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Rebuilding my school

Ramechap, Nepal 5 June 2015- I met Anil in Ramechap while observing the destruction caused by the quake. I spotted a white tent with UNHCR printed on it and decided to go there. Anil was eating food while watching television with his friend. When asked what he was eating, he said “macha bhat” (fish curry and rice) gazing the television screen, he swallowed the food and drank white fluid from the bowl in one go, I inquired what that was, “chyang,” (local drink) he said without moving his eyes from the screen. There was sweat droplets on his nose tip and a moustache pattern made of sweat. Books were scattered around him. I picked a book and started fanning myself, immediately he stood from his place and turned on the fan that threw hot air. I asked if that was his book he nodded and said “yes, my drawing book.”

He was living in tent for past one month after the earthquake broke his house, and made it unsuitable for living. Four families shared the tent that numbered thirteen people- seven children, four women and two men. There were five people from his family alone, his mother, brother, and grandparents. His father was away working in Dubai since past one year. His grandfather was fisherman but does not catch fish these days as the rivers have dried.

I met his mother Sita Majhi who had just returned from the UNICEF camp which was not far from the place they were living.  She informed that the UNICEF camp was working for the welfare and safety of women and children.  They distributed medicines and sanitary equipment to women and children. They also gave safety training to pregnant and lactating women to practice during the time of emergency. Many women and children visited the camp and got benefited by the program.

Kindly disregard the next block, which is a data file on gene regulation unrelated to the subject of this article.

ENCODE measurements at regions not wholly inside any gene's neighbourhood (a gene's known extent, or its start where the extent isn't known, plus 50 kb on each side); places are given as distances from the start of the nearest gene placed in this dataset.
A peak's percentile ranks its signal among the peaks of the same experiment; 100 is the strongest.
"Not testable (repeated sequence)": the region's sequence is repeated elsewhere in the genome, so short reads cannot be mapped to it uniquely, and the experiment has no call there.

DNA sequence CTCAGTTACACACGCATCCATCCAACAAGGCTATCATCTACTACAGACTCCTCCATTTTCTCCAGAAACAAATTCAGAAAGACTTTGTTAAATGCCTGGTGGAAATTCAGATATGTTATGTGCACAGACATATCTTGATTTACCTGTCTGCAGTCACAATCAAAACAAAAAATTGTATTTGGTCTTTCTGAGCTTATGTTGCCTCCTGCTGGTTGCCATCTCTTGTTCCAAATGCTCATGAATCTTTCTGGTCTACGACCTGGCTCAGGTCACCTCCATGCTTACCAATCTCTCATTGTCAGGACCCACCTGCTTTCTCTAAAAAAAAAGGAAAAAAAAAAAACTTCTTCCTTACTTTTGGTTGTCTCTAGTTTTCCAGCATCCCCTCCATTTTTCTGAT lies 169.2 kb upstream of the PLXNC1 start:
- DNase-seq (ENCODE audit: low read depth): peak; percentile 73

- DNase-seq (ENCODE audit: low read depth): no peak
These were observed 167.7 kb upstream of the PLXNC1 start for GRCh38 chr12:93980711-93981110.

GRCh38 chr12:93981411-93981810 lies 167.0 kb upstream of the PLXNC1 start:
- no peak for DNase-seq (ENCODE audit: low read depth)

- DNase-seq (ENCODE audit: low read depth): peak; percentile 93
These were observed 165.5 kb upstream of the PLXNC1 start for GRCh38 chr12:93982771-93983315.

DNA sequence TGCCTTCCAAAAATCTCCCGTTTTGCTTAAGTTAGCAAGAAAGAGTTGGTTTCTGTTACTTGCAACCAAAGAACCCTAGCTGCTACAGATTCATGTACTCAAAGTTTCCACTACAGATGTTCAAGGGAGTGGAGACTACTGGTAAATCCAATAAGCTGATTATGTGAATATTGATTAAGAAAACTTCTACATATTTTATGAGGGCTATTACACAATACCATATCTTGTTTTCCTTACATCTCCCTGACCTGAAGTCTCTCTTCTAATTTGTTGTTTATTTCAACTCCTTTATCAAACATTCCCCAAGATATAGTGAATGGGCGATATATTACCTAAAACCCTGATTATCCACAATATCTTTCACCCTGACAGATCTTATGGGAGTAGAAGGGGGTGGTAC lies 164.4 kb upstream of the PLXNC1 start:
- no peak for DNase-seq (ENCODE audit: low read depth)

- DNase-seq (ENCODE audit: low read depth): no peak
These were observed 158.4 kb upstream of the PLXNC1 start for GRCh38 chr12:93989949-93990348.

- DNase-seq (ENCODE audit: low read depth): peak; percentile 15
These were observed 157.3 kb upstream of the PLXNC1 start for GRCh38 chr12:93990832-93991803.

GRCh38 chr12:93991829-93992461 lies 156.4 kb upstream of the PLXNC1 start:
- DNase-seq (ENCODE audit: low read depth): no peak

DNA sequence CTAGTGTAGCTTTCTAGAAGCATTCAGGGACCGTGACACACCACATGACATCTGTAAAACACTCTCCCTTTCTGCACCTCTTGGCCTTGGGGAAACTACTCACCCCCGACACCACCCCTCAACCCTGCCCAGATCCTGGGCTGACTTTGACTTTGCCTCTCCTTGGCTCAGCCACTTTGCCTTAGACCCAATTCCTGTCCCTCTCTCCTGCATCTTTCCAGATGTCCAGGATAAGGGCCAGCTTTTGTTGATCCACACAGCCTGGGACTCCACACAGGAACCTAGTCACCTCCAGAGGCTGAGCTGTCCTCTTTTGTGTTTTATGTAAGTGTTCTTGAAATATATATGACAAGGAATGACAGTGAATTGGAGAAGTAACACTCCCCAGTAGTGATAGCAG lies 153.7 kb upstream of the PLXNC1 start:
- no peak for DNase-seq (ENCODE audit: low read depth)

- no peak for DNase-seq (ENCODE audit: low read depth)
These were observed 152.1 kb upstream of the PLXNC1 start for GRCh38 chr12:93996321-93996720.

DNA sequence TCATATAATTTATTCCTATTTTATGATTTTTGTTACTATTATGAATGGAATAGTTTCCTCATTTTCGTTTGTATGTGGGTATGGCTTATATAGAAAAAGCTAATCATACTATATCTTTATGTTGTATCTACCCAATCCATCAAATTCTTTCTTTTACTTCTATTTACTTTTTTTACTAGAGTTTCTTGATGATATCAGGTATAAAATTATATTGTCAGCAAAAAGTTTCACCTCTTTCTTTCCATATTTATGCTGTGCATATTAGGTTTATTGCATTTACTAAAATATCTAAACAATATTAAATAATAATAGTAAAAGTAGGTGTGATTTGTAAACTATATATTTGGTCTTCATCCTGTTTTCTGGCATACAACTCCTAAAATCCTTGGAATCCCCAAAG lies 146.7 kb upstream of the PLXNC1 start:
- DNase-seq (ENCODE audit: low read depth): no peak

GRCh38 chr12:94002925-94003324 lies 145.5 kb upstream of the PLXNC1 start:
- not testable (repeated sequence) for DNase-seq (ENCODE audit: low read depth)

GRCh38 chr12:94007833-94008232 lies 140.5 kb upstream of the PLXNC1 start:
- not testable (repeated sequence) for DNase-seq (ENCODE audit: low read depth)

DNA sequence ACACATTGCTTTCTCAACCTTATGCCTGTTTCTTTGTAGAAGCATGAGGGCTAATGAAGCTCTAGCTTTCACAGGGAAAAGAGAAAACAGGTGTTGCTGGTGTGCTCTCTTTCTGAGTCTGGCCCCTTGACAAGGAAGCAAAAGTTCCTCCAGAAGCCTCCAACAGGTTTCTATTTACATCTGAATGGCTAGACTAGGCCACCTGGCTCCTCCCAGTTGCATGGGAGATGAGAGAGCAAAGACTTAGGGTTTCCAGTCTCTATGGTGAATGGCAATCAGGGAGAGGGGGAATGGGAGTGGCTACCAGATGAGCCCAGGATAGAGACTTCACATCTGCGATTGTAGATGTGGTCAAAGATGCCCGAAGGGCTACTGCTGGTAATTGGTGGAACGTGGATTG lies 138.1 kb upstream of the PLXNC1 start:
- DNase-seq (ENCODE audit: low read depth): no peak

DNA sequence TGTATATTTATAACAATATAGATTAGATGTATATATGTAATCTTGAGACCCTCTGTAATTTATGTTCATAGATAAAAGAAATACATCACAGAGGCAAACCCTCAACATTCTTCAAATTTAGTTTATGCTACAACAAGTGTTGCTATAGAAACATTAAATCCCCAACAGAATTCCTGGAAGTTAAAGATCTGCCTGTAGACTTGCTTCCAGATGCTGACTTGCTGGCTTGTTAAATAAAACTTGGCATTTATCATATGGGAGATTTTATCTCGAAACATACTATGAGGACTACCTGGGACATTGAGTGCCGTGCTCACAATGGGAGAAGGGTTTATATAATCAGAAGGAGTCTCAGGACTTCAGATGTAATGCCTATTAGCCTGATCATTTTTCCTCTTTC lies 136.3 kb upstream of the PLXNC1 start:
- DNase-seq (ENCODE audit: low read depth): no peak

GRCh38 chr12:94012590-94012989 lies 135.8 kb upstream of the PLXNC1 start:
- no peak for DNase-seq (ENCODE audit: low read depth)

“We were about to eat our lunch but we had to run leaving our food and house” he said remembering the earthquake. The house he was leaving in had minor crack on exterior wall, but when he took me inside it was all damaged, with bricks all over the ground. He showed me a room saying “this is my room I used to sleep here with my mother and brother.” Then he took me to the other room and said “my grandparents used to share this room with our two goats.”

“The earthquake broke my school too, they are making a new one, I don’t know when it will get ready and I‘ll start going school again” said Anil Majhi who studies in class one. “I visited the school several times after the quake, to see if it’s ready or not.” Can I see your school?” I asked, he agreed and ran to his mother and came all dressed up in a clean jeans pant, green shirt and black shoes. His bother joined in too. We saw the school building from outside.

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Rebuilding my school